Kingdom Under Fire 2 PC Performance Analysis

After a 12-year development hell, Kingdom Under Fire 2 is finally here with us. Gameforge has provided us with a review code so it’s time to benchmark this game and see how it performs on the PC platform.

For this PC Performance Analysis, we used an Intel i9 9900K with 16GB of DDR4 at 3600Mhz, AMD’s Radeon RX580 and RX Vega 64, NVIDIA’s RTX 2080Ti, GTX980Ti and GTX690. We also used Windows 10 64-bit, the GeForce driver 441.20 and the Radeon Software Adrenalin 2019 Edition 19.11.3 drivers. NVIDIA has not included any SLI profile for this title, meaning that our GTX690 performed similarly to a single GTX680.

Blueside has added a few graphics settings to tweak. PC gamers can adjust the quality of Textures, Terrain, Shaders, Shadows, Post-processing and Anti-aliasing. There are also options for Motion Blur, HDR, Light Scattering, Shallow Focus, SSAO and Shadows.

In case you’re wondering, the game does not come with any built-in benchmark tool. Therefore, we’ve decided to benchmark the first big city battle. Do note that this is a stress test, meaning that other areas of the game will run faster.

Kingdom Under Fire 2 only supports the DX11 API and suffers from optimization issues. In the first city battle, our Intel i9 9900K could not provide a smooth gaming experience at 1080p/Max settings. There were numerous drops to mid 40s, with the GPU being underused. Again, let us remind you that this is a stress test.

In order to find out how the game scales on multiple CPU threads, we simulated a dual-core, a quad-core and a hexa-core CPU. Our simulated dual-core system was dropping to 30fps in some areas during our benchmark scene, and provided an average of 67fps. Without Hyper Threading, the game was unplayable on our dual-core system due to severe stuttering issues.

The game’s optimization issues also greatly affected our Intel i7 4930K system. Our Intel i7 4930K had some drops below 30fps, and was able to push an average of 48fps at 1080p/Max settings. We should also note that none of our CPU cores were maxed out. As such, we can safely assume that these optimization issues are due to the memory frequency limitations. We’ve seen this behavior in the past in some other DX11 games. Blueside could potentially address them via a DX12 or Vulkan patch, though I’m not sure whether it currently has such plans.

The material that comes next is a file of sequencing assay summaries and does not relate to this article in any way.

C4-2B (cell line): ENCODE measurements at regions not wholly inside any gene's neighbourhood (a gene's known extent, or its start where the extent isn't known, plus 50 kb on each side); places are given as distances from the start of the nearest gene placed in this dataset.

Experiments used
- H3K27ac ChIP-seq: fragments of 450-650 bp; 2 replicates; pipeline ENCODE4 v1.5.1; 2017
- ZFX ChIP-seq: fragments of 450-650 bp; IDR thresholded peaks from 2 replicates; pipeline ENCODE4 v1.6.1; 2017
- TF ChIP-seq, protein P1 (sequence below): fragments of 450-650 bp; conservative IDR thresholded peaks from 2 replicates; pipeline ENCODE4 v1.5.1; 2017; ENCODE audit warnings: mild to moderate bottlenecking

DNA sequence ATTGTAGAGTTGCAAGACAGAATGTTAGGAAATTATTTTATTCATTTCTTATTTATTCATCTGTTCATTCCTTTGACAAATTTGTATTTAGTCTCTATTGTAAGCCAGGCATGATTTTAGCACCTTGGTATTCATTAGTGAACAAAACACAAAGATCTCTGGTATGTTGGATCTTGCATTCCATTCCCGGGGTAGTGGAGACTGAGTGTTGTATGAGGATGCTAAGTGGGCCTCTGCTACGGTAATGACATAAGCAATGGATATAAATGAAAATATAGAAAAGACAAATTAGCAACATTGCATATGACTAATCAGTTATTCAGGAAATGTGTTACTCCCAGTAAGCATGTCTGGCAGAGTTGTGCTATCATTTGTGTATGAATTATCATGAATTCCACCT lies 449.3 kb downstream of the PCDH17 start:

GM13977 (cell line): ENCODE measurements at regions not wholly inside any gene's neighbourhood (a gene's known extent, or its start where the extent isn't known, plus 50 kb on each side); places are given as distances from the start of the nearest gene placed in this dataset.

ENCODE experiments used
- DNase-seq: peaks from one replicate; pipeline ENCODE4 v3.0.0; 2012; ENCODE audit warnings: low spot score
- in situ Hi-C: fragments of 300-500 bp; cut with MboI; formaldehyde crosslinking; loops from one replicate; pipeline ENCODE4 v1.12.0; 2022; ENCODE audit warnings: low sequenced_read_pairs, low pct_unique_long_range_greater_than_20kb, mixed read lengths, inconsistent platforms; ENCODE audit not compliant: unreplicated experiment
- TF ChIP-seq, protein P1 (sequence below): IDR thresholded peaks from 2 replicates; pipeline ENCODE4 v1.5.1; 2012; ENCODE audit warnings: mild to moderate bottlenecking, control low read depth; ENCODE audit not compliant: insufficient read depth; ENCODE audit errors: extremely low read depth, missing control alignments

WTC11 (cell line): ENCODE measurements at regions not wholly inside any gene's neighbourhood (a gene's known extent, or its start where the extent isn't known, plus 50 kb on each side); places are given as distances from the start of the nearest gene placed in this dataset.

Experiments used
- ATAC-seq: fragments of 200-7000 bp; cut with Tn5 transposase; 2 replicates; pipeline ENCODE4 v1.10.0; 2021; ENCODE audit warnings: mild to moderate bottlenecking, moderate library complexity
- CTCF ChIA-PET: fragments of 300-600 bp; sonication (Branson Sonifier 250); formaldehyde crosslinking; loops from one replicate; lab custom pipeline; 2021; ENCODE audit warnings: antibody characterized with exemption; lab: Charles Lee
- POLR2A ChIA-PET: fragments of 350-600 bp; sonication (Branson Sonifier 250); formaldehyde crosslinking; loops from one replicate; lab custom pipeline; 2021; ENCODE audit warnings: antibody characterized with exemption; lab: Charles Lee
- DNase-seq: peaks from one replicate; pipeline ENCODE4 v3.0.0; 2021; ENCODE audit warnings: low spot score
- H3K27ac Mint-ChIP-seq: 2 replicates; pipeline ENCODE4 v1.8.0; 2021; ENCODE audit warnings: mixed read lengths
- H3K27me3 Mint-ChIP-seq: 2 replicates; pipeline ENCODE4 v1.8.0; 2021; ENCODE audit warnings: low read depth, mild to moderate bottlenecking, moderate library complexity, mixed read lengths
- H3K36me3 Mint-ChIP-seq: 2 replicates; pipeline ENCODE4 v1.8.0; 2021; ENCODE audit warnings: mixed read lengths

Due to these optimization issues, most of our graphics cards under-performed in our GPU benchmark/stress test. Now we did notice performance difference in other areas (like the camp for example). However, one of the key features of Kingdom Under Fire 2 is its huge and epic-scale battles. And, unfortunately, the game will not run smoothly under such scenarios.

Graphics wise, Kingdom Under Fire 2 looks like a last-gen game. There are a lot of low-resolution textures, and most of the particles effects are serviceable. All of the characters lack the features you’d expect from a modern-day title. This obviously does not surprise us as Blueside has been developing this game for over 12 years. Therefore, don’t expect visuals that push the envelope of what MMO games can look like.

In conclusion, Kingdom Under Fire 2 suffers from major optimization issues. Our guess is that these are mainly due to the DX11 API and the overwhelmed amount of game’s draw calls. This is mostly a memory frequency limitation and not a CPU bottleneck. However, it will impact all PC configurations and that’s something that Blueside needs to address. Here is hoping that the team will improve things via some post-launch patches!

John is the founder and Editor in Chief at DSOGaming. He is a PC gaming fan and highly supports the modding and indie communities. Before creating DSOGaming, John worked on numerous gaming websites. While he is a die-hard PC gamer, his gaming roots can be found on consoles. John loved - and still does - the 16-bit consoles, and considers SNES to be one of the best consoles. Still, the PC platform won him over consoles. That was mainly due to 3DFX and its iconic dedicated 3D accelerator graphics card, Voodoo 2. John has also written a higher degree thesis on the "The Evolution of PC graphics cards." Contact: Email